Diethylstilbestrol and the Birth of Market-Share Liability

AuthorLogan L. Page
Chapter 2: Diethylstilbestrol and
the Birth of Market-Share Liability
Logan L. Page*
I. Introduction
Between 1947 and 1971, as many as six million women were prescribed and
took diethylstilbestrol (DES) during their pregnancies.1 is drug, which
the U.S. Food and Drug Administration (FDA) approved as a miscarriage
preventative, would later be linked to clear-cell adenocarcinoma— a form of
vaginal ca ncer—in their adult children.2 ose women, remembered today
as the DES Daughters, overcame a number of legislative and judicial obsta-
cles to sue the companies that manufac tured DES.
is chapter examines t he challenges the DES Daughters confronted
when pursuing these legal claims. ere had never been lawsuits quite like
theirs before, and they were not universally successful. Courts were forced
to decide whether traditional tort law recognize d the claims and whether the
plaintis would be able to collect for the harm DES did to their bodies.
e California Supreme Court provided the DES Daughters with a
watershed victory in the 1980 decision, Sindell v. Abbott Laboratories. at
court minted market-share liability, a novel theory of tort causation, which
held any manufacturer unable to prove it did not manufacture the particu-
lar dose of DES that harmed the plainti liable for the percentage of the
judgment proportional to its market share.3 However, some courts subse-
quently labeled Sindell unpersuasive and rejected the new causation theory
and the DES Daughters’ claims along with it.4 Other courts qualied Sin-
dell in various ways, allowing the DES Daughters to recover but reaching
dierent conclusions about the most appropriate application of tort law to
1. Anita Bernstein, Hymowitz v. Eli Lilly and Co.: Markets of Mothers, in T S 151, 151 (Robert
L. Rabin & Stephen D. Sugarman eds., 2003); see also Conley v. Boyle Drug Co., 570 So. 2d 275,
279 n.1 (Fla. 1990).
2. Note, Market Share Liability: An Answer to the DES Causation Problem, 94 H. L. R. 668, 669
& n.10 (1981) [hereinafter Market Share Liability Note].
3. Sindell v. Abbott Labs., 607 P.2d 924, 936–37 (Cal. 1980).
4. See, e.g., Sutowski v. Eli Lilly & Co., 696 N.E.2d 187, 190 n.1 (Ohio 1998) (listing several cases).
* Logan L. Page is an associate at Steptoe & Johnson LLP. He is grateful to Hampden T. Macbeth and
Chase S. Whiting for helpful edits and suggestions.
Copyright © 2020 Environmental Law Institute®, Washington, DC.
20 Looking Back to Move Forward: Resolving Health & Environmental Crises
their cases. In Hymowitz v. Eli Lilly & Co., New York’s highest court oered
the greatest challenge to traditional tort law by allowing plaintis to collect
even from manufacturers th at could prove they had not supplied DES to the
plainti’s mother.5
e chapter explains this important legal history and explores whether
Sindell and its progeny—most notably, Hymowitz—articul ated resilient legal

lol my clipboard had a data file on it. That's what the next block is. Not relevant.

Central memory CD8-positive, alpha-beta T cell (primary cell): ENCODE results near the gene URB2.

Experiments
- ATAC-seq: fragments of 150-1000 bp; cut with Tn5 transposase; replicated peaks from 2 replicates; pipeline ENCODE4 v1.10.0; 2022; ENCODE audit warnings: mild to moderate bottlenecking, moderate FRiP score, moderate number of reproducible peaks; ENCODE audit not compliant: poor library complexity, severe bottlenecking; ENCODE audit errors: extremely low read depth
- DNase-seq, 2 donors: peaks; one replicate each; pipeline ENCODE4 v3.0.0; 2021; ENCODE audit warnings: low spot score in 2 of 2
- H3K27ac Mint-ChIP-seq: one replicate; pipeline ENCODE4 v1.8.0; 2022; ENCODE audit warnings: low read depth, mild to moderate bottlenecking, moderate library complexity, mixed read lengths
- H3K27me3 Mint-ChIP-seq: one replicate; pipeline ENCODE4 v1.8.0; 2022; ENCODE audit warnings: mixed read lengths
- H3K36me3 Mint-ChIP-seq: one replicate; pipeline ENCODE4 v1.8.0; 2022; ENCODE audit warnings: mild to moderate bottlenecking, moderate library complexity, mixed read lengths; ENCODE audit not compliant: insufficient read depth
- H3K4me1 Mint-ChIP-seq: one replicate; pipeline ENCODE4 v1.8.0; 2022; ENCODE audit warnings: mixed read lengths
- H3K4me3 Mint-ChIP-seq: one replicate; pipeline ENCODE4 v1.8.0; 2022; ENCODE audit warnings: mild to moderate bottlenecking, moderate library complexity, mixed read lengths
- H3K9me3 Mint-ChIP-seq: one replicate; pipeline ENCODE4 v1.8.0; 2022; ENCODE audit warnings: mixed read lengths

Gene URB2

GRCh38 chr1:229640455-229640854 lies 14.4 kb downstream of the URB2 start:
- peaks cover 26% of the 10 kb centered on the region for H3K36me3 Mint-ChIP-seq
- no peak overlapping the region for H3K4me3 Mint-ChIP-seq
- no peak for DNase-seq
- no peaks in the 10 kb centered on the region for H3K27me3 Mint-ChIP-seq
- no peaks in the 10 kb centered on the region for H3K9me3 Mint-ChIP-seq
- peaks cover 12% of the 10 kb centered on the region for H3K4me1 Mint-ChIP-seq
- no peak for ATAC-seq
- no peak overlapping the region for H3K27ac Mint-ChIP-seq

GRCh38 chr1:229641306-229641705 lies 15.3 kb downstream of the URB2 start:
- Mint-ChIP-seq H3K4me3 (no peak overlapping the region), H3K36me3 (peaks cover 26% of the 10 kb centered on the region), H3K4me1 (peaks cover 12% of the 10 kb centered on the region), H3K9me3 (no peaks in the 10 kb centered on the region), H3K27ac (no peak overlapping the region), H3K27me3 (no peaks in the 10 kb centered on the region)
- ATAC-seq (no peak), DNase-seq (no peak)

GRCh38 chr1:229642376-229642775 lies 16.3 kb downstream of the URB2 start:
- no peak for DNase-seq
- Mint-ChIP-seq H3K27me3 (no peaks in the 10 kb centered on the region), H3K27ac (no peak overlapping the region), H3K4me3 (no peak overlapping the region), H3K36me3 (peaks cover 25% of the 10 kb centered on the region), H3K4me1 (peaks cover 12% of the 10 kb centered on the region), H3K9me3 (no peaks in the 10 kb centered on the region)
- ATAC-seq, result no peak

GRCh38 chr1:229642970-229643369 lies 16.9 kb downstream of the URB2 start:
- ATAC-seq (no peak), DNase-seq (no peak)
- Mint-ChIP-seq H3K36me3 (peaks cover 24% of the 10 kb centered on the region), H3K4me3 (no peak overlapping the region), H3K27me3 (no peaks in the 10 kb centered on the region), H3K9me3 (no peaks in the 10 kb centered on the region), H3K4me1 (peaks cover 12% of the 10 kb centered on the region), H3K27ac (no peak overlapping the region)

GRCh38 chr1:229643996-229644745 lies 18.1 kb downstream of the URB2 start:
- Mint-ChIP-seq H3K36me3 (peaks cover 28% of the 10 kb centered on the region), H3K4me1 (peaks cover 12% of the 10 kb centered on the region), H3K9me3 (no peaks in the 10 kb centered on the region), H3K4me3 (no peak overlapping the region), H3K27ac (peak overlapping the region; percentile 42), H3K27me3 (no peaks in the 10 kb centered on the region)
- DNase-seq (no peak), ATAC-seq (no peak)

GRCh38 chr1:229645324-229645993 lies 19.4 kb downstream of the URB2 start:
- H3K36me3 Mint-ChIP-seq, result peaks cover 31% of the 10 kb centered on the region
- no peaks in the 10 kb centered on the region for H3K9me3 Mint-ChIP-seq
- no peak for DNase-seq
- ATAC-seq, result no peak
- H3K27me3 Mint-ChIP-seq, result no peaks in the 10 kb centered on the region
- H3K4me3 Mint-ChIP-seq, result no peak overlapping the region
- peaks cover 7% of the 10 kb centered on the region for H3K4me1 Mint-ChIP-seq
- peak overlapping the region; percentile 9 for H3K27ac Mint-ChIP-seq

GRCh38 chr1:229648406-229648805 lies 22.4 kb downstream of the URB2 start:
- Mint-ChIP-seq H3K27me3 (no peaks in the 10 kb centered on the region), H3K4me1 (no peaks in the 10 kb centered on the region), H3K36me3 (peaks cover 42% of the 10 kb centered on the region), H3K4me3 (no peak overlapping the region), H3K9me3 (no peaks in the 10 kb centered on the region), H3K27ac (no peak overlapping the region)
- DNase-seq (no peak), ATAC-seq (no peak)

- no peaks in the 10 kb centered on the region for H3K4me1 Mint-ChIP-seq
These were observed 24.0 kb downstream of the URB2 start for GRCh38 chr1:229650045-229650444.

principles that enabled the DES Daughters (and future classes of similarly
situated plaintis) to obtain compensation for the harms they suered.
II. A Brief History of DES
Understanding how DES was created, marketed, and prescribed is necessary
to assess the novel legal questions involved in the DES litigations. A Brit-
ish scientist, Sir Edward Charles Dodds, created DES in 1938.6 He did so
through research funded by a British Medical Research Council grant.7 As
a condition of that funding, Dr. Dodds was unable to patent DES.8 Becau se
DES’s chemical composition was not protected by a patent, hundreds of
American companies engineered it themselves.9
In 1941, FDA approved DES for four uses: menopausal disorders, gonor-
rheal vaginitis, senile vaginitis, and unwanted lactation.10 Four years later,
FDA approved DES to prevent misca rriages during pregna ncy.11 And in
1952, the FDA shed DES’s “new drug” designation, enabling generic drug
companies to market DES for any purpose.12
at same year, the rst scientic study questioning DES’s eectiveness in
preventing miscarriage s was published in the American Journal of Obstetrics
& Gynecology.13 Nineteen years on, e New England Journal of Medicine
published research demonstrating that ta king DES during pregna ncy led to
clear-cell adenocarcinoma in the yet to be born daughters.14 Following this
study, it took less than a year for FDA to issue a statement discouraging the
5. Hymowitz v. Eli Lilly & Co., 539 N.E.2d 1069, 1078 (N.Y. 1989).
6. R M, D.E.S.: T B P 37 (1983).
7. Bernstein, supra note 1, at 153.
8. Id. at 153.
9. See id. at 153, 162.
10. Id. at 154.
11. Id.
12. Id. at 155.
13. Id. While this study treated a narrow topic, scientic research suggesting that synthetic estrogens,
including DES, had harmful eects in animals had been published since at least as early as 1938. P
C, DES V: F A  A 8–9 (2008).
14. Bernstein, supra note 1, at 156.
Copyright © 2020 Environmental Law Institute®, Washington, DC.

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